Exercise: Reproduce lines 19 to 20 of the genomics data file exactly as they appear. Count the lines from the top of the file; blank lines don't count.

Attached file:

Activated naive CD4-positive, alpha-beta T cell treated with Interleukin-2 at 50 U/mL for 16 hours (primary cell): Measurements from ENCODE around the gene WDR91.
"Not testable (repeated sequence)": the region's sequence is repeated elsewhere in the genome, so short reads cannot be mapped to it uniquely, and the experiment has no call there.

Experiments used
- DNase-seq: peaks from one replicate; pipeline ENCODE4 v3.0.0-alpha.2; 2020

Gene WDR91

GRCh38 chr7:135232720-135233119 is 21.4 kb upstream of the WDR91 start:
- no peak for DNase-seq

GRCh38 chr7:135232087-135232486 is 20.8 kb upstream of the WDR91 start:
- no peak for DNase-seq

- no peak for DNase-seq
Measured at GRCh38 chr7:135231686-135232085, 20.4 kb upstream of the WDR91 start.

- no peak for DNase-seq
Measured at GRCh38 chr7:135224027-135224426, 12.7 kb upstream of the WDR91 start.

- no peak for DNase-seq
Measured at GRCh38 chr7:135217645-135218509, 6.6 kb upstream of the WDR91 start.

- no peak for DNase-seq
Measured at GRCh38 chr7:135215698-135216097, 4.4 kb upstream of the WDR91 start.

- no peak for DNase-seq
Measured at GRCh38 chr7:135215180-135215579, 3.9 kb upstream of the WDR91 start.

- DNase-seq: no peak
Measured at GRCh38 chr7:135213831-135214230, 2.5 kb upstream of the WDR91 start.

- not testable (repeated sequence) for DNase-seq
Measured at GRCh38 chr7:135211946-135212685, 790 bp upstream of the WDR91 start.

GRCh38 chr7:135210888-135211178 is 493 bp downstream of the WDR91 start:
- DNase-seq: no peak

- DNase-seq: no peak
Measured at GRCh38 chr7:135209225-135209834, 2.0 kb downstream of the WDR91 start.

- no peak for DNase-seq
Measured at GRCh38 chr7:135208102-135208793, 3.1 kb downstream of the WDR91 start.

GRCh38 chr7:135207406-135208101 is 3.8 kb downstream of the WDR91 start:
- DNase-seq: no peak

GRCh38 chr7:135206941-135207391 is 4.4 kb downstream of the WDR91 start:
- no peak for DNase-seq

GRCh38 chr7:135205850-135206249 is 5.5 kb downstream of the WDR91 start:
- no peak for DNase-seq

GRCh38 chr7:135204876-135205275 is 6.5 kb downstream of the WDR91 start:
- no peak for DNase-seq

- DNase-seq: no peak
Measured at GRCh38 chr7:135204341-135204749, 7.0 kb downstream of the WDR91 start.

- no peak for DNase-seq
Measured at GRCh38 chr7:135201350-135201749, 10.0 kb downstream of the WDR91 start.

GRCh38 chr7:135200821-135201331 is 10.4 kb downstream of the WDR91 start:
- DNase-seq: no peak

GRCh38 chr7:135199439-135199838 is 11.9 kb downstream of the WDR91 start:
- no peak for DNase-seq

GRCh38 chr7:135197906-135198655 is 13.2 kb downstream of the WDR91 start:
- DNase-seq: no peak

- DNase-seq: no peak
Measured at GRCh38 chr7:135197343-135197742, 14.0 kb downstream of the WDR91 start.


Measured at GRCh38 chr7:135215180-135215579, 3.9 kb upstream of the WDR91 start.

- DNase-seq: no peak